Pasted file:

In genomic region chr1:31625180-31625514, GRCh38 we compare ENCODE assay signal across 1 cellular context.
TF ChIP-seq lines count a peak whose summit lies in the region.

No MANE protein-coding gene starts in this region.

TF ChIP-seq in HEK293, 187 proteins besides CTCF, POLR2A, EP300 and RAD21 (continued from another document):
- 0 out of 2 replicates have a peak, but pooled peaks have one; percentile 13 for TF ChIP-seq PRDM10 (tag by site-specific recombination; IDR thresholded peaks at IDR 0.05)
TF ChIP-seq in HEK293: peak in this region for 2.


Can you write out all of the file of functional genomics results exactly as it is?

In genomic region chr1:31625180-31625514, GRCh38 we compare ENCODE assay signal across 1 cellular context.
TF ChIP-seq lines count a peak whose summit lies in the region.

No MANE protein-coding gene starts in this region.

TF ChIP-seq in HEK293, 187 proteins besides CTCF, POLR2A, EP300 and RAD21 (continued from another document):
- 0 out of 2 replicates have a peak, but pooled peaks have one; percentile 13 for TF ChIP-seq PRDM10 (tag by site-specific recombination; IDR thresholded peaks at IDR 0.05)
TF ChIP-seq in HEK293: peak in this region for 2.